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North America set for economic expansion wave, driven by oil and gas

11.19.2013  |  Stephany Romanow,  Hydrocarbon Processing, 

Keywords: [shale] [GTL] [LNG] [natural gas] [ethylene]

The oil and gas (O&G) industry is a high-technology business. Much of this industry’s past success is attributed to the innovative thinking in solving problems. Speakers at the 2013 Deloitte’s O&G Conference, entitled Capitalizing on Success, emphasized that more creative action is needed by industry to handle future problems.

The North American O&G industry is facing unexpected challenges on how to harness the sudden surge and development of new shale plays. John England, vice chairman and US O&G business leader for Deloitte, set the ground work for the conference and identified five areas that are now shaping the latest wave of O&G projects:

Talent. The O&G industry is a people business. Companies must not only attract the needed professionals to fill positions, but they must develop systems to train and retain these individual to maintain their competitive edge. Previously, US companies focused resources on overseas projects.

Results: Now, the US industry is ill prepared for shale boom and struggling to find workers to meet North American project demands.

The crew change is coming. Up to 50% of US energy workforce will retire over the next 5-10 years, according to the US Department of Labor. The number of job openings in the energy industry exceeds the number of qualified and appropriately trained applicants. Payroll compensation has increased 43% since 2006 to attract and retain skilled talent.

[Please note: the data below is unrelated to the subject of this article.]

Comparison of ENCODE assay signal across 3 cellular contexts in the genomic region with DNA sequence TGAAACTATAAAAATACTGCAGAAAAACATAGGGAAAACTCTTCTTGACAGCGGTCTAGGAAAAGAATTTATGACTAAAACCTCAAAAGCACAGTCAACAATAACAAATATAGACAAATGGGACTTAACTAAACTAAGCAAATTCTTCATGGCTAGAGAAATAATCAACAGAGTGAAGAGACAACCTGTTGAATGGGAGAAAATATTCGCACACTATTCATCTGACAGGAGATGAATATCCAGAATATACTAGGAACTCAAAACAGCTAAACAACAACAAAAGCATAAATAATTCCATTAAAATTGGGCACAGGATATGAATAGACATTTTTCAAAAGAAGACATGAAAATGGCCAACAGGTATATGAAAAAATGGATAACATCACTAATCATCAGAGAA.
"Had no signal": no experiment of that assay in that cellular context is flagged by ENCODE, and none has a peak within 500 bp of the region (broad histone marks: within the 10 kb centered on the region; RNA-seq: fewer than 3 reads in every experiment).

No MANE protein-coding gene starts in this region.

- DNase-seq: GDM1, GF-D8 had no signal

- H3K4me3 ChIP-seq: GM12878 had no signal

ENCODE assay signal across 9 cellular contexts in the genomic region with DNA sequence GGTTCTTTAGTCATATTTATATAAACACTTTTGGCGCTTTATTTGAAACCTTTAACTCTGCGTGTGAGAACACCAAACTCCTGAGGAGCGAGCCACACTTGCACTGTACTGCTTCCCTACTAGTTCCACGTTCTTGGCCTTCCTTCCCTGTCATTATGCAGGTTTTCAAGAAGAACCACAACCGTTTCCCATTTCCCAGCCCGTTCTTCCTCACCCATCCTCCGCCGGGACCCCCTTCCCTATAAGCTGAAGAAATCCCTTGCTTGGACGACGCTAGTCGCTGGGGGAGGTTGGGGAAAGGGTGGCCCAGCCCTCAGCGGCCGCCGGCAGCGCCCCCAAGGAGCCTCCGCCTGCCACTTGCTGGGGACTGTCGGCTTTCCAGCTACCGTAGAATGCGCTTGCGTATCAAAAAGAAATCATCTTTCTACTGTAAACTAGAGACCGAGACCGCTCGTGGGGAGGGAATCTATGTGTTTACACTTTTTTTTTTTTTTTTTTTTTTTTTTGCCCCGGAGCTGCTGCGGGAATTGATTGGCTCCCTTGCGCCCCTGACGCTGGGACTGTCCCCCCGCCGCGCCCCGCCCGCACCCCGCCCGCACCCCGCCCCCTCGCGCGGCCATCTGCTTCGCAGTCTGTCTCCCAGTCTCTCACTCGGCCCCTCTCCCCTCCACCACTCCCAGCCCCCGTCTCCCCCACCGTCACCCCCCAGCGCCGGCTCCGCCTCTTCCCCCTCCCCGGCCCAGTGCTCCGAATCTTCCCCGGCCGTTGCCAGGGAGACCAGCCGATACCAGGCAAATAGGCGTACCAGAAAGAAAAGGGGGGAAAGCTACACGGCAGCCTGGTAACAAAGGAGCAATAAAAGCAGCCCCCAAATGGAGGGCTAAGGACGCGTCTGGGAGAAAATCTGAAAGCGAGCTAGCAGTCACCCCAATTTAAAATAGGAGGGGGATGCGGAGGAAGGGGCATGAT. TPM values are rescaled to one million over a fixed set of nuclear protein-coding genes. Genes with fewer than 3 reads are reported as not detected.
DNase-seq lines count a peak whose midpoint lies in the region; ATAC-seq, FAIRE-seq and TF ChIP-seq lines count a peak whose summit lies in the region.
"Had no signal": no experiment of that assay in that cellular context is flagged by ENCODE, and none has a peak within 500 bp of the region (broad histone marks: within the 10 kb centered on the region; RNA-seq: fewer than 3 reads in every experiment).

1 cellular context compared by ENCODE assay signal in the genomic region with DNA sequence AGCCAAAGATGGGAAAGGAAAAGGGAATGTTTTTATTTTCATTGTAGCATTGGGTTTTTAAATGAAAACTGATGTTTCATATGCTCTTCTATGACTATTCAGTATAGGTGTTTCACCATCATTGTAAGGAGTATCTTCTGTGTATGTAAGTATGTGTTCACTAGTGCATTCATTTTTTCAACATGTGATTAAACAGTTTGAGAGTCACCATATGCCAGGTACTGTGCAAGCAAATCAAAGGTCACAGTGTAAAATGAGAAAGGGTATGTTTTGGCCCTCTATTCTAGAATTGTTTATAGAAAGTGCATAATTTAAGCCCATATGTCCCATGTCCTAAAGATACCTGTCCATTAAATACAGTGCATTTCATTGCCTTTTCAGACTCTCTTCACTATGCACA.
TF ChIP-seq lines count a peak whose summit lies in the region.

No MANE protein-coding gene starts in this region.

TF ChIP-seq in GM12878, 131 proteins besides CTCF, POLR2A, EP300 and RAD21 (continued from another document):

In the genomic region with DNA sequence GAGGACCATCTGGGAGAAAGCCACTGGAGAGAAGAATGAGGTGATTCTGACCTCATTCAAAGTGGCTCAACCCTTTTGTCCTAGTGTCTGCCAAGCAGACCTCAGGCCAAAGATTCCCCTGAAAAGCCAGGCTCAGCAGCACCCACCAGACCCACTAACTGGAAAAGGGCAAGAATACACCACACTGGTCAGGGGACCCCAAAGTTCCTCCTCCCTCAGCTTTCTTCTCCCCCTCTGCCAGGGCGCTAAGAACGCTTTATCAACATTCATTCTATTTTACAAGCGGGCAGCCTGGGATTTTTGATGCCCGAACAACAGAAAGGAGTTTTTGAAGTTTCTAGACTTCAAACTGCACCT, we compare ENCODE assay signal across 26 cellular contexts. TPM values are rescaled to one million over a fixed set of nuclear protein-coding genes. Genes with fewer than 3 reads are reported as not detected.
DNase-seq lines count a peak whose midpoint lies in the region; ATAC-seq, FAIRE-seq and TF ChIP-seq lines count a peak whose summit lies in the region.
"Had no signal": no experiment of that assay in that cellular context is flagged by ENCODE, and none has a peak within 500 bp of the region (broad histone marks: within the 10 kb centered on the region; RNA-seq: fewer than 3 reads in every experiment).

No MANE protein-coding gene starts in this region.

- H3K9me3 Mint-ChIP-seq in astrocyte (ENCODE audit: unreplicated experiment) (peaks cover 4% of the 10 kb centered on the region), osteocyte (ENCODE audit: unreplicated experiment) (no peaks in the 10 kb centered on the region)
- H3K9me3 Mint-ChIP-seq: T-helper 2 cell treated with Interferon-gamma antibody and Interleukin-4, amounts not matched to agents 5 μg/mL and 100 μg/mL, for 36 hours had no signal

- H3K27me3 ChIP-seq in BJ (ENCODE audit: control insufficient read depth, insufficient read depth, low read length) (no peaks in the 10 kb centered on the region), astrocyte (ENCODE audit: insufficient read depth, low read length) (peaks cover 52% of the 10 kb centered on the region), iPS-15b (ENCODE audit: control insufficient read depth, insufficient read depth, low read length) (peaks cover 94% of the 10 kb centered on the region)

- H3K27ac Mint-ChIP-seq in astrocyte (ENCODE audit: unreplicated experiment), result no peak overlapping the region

Finance. New energy projects are considered megaprojects. They are large investments and involving multiple stakeholders to shoulder the full cost. Likewise, these projects are more complex and incur higher risks for the operating company, contractors and investors.

Unlocking North America’s newfound resources while concurrently scaling up global development will take unprecedented levels of financing. In the US, the Energy Information Agency (EIA) predicts that more than 630,000 new wells will be needed and an additional $5 trillion in upstream investment through 2035 if the industry hopes to maintain present output levels and meet future demand growth. Globally, the total number of O&G companies with capital budgets exceeding $1 billion (B) more than tripled to 132 in 2012, from just 40 in 2000, and those with capital expenditures above $5 B increased fivefold from 7 in 2000 to 35 in 2012.

Capital. Financing and executing the enormity of these projects will not be easy. International oil companies are undertaking from 3-5 megaprojects concurrently, accounting for 24%-35% of their annual cash flow. To meet the level and breadth of these investments, companies will need to develop more complex financing structures to compete for financing and protect against risings costs, price competition and volatility in commodity pricing.

Across the industry, regulatory uncertainty over taxation rules, state and federal regulation of hydraulic fracturing, and environmental regulation also hinders project planning and the attraction of investment capital.

Regulatory and tax policy. The uncertainty in present and future regulatory and tax policies can derail even the best planned projects. The burden of duplicate federal and state policy can add redundancy and more cost to project development. Federal trade restrictions limiting international transport and exports of O&G, such as LNG exports and pipeline construction, will impede progress for North American producers.

Uncertainty. Financing and executing complex megaprojects will not be easy. Even after financing is secured, only 22% of O&G megaprojects are considered successful, in terms of original investment criteria, resulting from the additional challenges of cost overruns and schedule delays. Given the high levels of training and technical expertise required, fierce competition over the shrinking global talent pool is also challenging the industry, driving payroll expenses up 43% since 2006.